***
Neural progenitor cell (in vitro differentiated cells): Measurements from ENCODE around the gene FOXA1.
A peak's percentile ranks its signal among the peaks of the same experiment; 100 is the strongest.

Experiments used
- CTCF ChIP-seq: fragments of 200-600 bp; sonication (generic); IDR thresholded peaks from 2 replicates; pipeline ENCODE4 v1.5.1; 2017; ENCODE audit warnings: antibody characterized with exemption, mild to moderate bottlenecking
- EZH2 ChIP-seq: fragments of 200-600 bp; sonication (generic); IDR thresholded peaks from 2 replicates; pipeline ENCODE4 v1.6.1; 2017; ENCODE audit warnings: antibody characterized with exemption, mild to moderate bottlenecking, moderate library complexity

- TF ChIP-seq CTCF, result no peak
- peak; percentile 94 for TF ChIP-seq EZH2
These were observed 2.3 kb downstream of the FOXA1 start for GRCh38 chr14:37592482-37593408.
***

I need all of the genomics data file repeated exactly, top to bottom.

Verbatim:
Neural progenitor cell (in vitro differentiated cells): Measurements from ENCODE around the gene FOXA1.
A peak's percentile ranks its signal among the peaks of the same experiment; 100 is the strongest.

Experiments used
- CTCF ChIP-seq: fragments of 200-600 bp; sonication (generic); IDR thresholded peaks from 2 replicates; pipeline ENCODE4 v1.5.1; 2017; ENCODE audit warnings: antibody characterized with exemption, mild to moderate bottlenecking
- EZH2 ChIP-seq: fragments of 200-600 bp; sonication (generic); IDR thresholded peaks from 2 replicates; pipeline ENCODE4 v1.6.1; 2017; ENCODE audit warnings: antibody characterized with exemption, mild to moderate bottlenecking, moderate library complexity

- TF ChIP-seq CTCF, result no peak
- peak; percentile 94 for TF ChIP-seq EZH2
These were observed 2.3 kb downstream of the FOXA1 start for GRCh38 chr14:37592482-37593408.